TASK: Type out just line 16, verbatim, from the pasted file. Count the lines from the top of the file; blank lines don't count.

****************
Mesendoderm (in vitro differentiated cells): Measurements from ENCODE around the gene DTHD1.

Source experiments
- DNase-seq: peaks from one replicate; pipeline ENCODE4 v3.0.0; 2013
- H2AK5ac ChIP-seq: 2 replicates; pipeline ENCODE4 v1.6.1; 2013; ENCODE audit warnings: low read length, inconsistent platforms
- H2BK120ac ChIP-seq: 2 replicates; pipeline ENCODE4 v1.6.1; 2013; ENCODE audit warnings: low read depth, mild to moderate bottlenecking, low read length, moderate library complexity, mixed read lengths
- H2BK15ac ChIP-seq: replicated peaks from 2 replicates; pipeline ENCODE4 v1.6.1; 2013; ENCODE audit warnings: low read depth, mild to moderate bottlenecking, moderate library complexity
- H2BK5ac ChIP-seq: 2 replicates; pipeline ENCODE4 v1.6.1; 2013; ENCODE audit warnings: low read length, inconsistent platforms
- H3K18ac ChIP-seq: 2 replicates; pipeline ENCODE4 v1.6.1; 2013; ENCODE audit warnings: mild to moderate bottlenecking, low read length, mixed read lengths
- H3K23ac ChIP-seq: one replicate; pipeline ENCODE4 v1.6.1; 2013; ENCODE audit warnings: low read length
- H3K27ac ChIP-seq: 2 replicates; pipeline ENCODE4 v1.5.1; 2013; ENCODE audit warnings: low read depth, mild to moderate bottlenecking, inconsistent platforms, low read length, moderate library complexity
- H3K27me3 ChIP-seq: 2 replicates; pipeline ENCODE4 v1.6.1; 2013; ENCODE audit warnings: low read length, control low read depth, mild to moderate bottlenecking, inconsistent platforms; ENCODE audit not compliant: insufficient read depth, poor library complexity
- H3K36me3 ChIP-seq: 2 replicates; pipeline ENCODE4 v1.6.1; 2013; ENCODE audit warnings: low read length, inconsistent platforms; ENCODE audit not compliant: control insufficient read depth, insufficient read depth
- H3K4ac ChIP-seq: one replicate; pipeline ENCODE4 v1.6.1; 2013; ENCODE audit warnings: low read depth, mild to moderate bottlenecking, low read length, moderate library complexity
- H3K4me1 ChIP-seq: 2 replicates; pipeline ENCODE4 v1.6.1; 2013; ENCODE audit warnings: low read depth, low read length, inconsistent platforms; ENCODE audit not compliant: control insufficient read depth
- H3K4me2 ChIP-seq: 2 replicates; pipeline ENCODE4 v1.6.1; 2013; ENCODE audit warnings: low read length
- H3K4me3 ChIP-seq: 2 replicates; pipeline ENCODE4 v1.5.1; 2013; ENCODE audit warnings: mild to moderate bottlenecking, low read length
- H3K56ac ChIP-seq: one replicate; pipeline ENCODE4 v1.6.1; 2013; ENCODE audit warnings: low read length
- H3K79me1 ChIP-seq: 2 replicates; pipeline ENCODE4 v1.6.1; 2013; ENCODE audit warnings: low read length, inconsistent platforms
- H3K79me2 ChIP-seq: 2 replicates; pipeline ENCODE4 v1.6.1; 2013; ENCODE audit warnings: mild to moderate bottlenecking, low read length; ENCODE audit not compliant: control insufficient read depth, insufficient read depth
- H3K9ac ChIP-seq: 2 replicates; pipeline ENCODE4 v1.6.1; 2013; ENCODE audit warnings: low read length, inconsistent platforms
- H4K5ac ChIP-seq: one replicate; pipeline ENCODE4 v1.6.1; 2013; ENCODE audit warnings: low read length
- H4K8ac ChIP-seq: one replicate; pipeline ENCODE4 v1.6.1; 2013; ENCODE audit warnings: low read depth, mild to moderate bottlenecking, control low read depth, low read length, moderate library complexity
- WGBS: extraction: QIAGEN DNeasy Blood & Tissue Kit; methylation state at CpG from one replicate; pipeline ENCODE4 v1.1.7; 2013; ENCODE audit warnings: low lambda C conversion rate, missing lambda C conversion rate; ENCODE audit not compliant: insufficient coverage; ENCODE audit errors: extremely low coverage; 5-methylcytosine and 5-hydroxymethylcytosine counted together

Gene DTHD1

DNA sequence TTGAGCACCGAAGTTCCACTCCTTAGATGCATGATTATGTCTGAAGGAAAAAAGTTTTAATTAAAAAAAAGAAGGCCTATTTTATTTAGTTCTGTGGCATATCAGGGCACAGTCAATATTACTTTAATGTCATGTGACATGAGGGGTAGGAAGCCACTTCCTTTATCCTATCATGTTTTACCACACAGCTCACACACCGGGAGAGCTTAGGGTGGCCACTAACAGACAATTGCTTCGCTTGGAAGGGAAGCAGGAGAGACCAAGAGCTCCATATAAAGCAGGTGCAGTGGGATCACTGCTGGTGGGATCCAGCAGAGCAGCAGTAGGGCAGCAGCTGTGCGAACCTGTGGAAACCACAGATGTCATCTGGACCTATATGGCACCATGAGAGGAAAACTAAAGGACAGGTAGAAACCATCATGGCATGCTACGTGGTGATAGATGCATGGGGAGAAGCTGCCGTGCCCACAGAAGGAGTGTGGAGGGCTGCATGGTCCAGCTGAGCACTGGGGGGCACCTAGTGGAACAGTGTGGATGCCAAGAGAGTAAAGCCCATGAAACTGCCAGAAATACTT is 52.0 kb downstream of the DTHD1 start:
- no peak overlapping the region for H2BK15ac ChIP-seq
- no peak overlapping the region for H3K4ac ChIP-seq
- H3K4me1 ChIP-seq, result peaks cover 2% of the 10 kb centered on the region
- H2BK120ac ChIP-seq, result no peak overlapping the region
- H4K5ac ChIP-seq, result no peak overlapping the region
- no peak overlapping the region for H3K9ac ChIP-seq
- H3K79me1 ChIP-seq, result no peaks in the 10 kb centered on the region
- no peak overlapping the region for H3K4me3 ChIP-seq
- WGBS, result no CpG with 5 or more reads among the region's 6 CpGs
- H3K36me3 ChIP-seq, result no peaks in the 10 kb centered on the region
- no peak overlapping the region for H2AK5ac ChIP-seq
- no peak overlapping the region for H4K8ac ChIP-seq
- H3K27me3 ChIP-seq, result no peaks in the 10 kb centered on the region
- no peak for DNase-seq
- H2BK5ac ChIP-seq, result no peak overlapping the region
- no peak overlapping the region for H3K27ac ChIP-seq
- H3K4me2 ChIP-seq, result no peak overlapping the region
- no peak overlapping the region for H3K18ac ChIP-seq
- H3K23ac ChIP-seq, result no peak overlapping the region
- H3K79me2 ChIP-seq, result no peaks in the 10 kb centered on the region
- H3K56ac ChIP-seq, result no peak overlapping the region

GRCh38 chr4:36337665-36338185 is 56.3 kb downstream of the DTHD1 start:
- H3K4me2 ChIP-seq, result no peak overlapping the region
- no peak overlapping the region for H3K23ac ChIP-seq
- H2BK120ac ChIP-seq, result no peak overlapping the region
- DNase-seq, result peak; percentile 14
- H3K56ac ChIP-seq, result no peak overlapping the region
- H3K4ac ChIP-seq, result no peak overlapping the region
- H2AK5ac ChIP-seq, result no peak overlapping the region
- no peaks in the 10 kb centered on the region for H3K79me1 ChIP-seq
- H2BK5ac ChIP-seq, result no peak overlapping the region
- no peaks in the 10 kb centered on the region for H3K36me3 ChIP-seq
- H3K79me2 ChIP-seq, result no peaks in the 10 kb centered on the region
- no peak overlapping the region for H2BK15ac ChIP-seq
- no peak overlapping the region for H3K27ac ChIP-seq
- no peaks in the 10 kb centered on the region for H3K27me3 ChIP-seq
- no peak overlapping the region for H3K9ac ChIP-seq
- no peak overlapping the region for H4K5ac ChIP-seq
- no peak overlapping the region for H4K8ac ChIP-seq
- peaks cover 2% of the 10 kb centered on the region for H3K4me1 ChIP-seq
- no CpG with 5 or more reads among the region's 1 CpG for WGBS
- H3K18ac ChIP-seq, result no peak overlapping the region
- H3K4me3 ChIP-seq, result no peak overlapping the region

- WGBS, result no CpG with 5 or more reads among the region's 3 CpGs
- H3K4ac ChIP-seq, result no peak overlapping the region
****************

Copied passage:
- H3K4me3 ChIP-seq: 2 replicates; pipeline ENCODE4 v1.5.1; 2013; ENCODE audit warnings: mild to moderate bottlenecking, low read length